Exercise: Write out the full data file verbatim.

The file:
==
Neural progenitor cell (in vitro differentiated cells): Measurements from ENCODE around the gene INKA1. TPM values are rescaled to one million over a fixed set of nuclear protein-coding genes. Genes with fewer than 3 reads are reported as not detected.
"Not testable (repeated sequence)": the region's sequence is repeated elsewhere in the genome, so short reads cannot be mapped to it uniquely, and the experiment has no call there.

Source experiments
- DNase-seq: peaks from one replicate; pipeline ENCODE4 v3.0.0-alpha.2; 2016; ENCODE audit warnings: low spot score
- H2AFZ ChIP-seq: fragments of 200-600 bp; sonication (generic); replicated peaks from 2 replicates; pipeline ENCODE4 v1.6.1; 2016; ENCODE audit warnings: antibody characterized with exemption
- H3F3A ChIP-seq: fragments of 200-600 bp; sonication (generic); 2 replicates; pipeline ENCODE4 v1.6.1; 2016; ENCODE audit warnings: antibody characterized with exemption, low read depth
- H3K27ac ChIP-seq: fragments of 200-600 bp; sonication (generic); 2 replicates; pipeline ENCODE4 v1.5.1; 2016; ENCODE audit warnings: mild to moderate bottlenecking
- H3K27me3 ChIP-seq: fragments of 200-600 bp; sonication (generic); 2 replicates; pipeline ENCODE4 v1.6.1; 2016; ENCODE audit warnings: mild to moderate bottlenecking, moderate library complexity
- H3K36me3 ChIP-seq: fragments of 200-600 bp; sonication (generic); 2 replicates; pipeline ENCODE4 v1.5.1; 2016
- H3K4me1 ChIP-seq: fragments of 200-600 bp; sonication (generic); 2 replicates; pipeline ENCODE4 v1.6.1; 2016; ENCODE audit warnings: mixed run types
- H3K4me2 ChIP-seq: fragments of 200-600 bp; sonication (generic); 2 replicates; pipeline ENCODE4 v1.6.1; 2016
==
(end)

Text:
Neural progenitor cell (in vitro differentiated cells): Measurements from ENCODE around the gene INKA1. TPM values are rescaled to one million over a fixed set of nuclear protein-coding genes. Genes with fewer than 3 reads are reported as not detected.
"Not testable (repeated sequence)": the region's sequence is repeated elsewhere in the genome, so short reads cannot be mapped to it uniquely, and the experiment has no call there.

Source experiments
- DNase-seq: peaks from one replicate; pipeline ENCODE4 v3.0.0-alpha.2; 2016; ENCODE audit warnings: low spot score
- H2AFZ ChIP-seq: fragments of 200-600 bp; sonication (generic); replicated peaks from 2 replicates; pipeline ENCODE4 v1.6.1; 2016; ENCODE audit warnings: antibody characterized with exemption
- H3F3A ChIP-seq: fragments of 200-600 bp; sonication (generic); 2 replicates; pipeline ENCODE4 v1.6.1; 2016; ENCODE audit warnings: antibody characterized with exemption, low read depth
- H3K27ac ChIP-seq: fragments of 200-600 bp; sonication (generic); 2 replicates; pipeline ENCODE4 v1.5.1; 2016; ENCODE audit warnings: mild to moderate bottlenecking
- H3K27me3 ChIP-seq: fragments of 200-600 bp; sonication (generic); 2 replicates; pipeline ENCODE4 v1.6.1; 2016; ENCODE audit warnings: mild to moderate bottlenecking, moderate library complexity
- H3K36me3 ChIP-seq: fragments of 200-600 bp; sonication (generic); 2 replicates; pipeline ENCODE4 v1.5.1; 2016
- H3K4me1 ChIP-seq: fragments of 200-600 bp; sonication (generic); 2 replicates; pipeline ENCODE4 v1.6.1; 2016; ENCODE audit warnings: mixed run types
- H3K4me2 ChIP-seq: fragments of 200-600 bp; sonication (generic); 2 replicates; pipeline ENCODE4 v1.6.1; 2016